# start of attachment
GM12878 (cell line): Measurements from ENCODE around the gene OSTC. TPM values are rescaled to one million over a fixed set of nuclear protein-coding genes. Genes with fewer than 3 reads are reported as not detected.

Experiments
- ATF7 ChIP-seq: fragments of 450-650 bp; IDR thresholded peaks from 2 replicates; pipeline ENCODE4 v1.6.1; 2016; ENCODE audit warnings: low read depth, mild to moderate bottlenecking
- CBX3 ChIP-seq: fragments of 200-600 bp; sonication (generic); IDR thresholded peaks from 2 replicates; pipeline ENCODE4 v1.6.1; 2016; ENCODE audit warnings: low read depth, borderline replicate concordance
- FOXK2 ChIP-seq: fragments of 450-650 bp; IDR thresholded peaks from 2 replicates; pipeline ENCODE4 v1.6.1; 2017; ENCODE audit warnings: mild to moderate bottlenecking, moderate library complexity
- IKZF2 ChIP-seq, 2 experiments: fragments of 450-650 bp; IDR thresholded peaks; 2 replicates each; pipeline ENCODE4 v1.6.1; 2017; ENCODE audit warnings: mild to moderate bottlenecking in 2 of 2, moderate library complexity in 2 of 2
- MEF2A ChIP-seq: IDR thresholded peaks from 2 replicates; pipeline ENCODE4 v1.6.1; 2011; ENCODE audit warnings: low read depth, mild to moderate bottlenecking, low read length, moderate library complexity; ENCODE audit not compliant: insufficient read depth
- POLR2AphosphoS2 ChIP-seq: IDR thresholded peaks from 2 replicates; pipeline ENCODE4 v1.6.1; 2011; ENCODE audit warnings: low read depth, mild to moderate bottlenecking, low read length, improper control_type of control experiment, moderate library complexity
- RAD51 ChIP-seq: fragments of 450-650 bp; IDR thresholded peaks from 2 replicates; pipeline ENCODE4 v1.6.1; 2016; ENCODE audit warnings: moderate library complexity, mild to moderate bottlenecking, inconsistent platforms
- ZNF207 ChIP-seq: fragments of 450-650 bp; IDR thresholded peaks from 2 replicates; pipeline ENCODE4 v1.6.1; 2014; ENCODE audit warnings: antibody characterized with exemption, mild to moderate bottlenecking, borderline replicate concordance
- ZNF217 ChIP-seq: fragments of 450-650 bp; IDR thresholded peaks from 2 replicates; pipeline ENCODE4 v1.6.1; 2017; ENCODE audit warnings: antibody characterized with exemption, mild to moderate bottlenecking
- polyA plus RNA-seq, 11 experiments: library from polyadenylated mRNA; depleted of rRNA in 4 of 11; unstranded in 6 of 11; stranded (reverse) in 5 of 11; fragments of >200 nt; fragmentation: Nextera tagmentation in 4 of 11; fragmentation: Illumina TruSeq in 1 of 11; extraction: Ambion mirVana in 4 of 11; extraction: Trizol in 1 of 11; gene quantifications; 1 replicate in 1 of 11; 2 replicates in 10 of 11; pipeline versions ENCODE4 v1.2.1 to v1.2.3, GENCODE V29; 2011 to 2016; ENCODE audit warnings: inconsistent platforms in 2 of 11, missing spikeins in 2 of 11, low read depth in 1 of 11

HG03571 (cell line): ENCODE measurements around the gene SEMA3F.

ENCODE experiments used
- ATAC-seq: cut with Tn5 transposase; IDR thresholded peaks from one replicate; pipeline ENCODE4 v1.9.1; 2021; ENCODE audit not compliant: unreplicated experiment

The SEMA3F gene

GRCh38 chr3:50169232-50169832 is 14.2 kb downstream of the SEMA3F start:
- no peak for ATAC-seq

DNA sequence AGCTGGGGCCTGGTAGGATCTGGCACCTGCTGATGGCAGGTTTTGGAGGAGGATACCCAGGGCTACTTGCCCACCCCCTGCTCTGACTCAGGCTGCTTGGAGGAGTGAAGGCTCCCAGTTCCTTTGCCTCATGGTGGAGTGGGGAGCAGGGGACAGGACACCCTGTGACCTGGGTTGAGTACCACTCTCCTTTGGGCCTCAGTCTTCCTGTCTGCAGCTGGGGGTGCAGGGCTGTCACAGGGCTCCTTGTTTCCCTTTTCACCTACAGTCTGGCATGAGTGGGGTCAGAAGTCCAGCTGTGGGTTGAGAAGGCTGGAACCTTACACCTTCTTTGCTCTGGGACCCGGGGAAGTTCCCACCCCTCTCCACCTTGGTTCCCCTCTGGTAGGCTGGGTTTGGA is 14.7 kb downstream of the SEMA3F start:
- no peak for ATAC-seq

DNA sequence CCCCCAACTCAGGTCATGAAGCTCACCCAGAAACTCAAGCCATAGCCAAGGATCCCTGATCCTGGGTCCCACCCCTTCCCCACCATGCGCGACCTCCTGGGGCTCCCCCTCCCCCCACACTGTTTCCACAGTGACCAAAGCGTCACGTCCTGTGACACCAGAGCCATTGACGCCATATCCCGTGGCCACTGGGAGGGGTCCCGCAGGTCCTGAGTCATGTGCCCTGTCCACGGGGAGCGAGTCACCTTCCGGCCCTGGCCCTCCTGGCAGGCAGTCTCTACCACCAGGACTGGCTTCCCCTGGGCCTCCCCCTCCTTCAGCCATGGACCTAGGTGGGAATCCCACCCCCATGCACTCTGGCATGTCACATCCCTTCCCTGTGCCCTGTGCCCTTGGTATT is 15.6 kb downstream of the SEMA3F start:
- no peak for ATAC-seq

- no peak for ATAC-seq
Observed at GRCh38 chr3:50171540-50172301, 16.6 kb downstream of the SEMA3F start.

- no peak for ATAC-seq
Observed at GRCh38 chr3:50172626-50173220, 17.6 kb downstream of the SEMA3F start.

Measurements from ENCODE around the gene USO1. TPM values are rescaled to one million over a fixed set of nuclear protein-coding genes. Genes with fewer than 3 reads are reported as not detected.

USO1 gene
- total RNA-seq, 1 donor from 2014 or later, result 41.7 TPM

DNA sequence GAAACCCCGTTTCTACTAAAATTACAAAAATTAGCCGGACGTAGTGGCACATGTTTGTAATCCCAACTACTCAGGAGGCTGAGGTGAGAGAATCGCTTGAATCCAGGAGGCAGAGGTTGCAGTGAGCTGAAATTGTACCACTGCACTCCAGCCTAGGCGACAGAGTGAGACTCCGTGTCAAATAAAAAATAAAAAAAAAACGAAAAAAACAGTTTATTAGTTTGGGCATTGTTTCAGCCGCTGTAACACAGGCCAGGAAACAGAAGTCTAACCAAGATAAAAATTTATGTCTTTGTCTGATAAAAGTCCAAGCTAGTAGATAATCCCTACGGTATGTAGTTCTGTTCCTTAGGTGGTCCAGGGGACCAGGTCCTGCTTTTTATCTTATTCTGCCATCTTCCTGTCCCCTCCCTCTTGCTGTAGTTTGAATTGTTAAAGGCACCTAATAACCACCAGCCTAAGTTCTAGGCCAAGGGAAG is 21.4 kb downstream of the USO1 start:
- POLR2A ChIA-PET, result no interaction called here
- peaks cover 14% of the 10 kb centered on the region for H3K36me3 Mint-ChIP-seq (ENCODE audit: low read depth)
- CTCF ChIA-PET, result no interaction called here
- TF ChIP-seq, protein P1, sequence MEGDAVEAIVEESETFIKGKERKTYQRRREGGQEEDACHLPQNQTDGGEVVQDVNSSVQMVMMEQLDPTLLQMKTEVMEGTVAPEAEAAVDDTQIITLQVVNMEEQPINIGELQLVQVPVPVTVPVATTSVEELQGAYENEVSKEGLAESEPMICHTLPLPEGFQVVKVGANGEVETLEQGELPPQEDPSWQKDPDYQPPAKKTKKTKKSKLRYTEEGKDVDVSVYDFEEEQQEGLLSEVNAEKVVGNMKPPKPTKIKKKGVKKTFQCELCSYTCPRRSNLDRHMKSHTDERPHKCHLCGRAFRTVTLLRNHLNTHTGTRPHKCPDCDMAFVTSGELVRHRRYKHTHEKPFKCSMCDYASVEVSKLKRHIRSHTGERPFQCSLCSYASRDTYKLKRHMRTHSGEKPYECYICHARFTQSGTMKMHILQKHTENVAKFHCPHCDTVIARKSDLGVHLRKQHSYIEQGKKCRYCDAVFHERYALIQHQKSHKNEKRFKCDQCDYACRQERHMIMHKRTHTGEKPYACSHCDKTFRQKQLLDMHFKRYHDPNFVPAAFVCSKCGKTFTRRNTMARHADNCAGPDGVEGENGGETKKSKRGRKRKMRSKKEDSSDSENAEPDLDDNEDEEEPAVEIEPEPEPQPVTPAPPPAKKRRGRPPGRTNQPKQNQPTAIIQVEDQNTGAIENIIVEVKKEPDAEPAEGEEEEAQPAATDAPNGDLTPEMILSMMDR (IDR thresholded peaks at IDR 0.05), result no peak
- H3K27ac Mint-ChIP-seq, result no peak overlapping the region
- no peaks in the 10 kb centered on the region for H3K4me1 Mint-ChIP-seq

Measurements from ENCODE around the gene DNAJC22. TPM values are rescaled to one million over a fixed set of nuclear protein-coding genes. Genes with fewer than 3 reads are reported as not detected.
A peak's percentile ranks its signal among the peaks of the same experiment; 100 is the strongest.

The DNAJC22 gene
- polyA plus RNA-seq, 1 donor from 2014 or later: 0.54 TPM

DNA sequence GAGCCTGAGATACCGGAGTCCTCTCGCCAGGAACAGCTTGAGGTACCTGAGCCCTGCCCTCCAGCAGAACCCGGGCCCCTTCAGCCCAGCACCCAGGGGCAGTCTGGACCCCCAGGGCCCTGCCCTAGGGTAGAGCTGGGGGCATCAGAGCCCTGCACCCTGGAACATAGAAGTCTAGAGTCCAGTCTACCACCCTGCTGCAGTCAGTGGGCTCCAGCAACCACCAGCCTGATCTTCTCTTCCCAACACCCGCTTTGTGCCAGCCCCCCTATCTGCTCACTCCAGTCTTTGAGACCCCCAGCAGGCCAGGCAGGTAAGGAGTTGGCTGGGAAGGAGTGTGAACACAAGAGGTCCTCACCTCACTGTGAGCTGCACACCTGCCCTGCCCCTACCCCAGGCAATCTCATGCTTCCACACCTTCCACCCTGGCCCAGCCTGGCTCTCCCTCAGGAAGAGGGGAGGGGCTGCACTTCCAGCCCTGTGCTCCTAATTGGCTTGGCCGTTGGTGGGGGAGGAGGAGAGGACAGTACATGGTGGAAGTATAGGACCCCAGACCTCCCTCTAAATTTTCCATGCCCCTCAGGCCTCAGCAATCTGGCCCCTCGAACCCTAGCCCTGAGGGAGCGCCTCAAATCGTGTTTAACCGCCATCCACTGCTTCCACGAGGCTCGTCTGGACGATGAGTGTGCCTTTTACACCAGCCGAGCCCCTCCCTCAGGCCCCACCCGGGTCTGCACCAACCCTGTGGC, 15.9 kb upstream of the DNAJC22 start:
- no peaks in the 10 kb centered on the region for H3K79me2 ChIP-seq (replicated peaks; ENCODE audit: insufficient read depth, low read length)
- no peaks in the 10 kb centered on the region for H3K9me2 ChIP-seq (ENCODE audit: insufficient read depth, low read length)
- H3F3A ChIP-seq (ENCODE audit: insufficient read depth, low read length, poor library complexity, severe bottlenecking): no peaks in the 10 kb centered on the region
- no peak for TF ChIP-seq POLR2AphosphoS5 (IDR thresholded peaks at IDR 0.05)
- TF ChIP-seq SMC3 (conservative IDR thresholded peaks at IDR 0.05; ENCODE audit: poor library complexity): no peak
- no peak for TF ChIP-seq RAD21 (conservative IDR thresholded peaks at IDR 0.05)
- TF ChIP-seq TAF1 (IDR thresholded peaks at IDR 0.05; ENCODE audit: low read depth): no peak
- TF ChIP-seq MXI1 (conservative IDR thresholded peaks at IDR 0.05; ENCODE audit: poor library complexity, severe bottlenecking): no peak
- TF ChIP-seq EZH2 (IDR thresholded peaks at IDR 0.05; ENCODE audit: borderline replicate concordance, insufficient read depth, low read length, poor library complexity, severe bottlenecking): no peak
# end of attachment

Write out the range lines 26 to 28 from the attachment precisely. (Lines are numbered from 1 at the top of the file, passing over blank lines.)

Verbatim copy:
Observed at GRCh38 chr3:50172626-50173220, 17.6 kb downstream of the SEMA3F start.

Measurements from ENCODE around the gene USO1. TPM values are rescaled to one million over a fixed set of nuclear protein-coding genes. Genes with fewer than 3 reads are reported as not detected.

USO1 gene